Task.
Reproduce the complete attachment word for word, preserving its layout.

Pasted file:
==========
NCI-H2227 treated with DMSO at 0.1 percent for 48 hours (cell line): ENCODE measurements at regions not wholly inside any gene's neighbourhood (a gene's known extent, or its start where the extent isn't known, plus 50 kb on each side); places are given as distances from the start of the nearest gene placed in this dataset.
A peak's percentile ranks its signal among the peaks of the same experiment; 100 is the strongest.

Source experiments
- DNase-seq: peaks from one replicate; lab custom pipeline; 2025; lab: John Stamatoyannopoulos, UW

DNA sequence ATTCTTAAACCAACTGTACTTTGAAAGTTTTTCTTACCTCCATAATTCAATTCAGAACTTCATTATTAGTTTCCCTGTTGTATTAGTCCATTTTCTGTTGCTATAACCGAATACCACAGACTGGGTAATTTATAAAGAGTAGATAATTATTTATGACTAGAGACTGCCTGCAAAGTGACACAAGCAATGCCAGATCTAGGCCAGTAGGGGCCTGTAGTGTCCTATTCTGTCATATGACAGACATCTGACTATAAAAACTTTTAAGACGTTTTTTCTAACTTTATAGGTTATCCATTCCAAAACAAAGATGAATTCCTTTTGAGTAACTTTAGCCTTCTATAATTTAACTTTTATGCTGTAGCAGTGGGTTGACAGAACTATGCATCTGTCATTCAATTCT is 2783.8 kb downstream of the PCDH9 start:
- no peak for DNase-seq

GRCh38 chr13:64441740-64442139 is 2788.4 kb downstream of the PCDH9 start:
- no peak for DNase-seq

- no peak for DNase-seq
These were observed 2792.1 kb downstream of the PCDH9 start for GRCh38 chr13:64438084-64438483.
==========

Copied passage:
NCI-H2227 treated with DMSO at 0.1 percent for 48 hours (cell line): ENCODE measurements at regions not wholly inside any gene's neighbourhood (a gene's known extent, or its start where the extent isn't known, plus 50 kb on each side); places are given as distances from the start of the nearest gene placed in this dataset.
A peak's percentile ranks its signal among the peaks of the same experiment; 100 is the strongest.

Source experiments
- DNase-seq: peaks from one replicate; lab custom pipeline; 2025; lab: John Stamatoyannopoulos, UW

DNA sequence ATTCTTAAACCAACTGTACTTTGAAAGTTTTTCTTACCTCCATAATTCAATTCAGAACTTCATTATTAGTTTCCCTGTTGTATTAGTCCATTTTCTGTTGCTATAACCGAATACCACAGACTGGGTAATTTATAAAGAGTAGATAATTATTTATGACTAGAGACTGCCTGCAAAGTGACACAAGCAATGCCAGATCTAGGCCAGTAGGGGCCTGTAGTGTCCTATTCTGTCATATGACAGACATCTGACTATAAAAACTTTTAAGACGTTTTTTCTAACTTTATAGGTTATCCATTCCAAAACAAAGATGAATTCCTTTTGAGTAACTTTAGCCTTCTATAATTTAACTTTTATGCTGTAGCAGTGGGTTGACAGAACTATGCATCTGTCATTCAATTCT is 2783.8 kb downstream of the PCDH9 start:
- no peak for DNase-seq

GRCh38 chr13:64441740-64442139 is 2788.4 kb downstream of the PCDH9 start:
- no peak for DNase-seq

- no peak for DNase-seq
These were observed 2792.1 kb downstream of the PCDH9 start for GRCh38 chr13:64438084-64438483.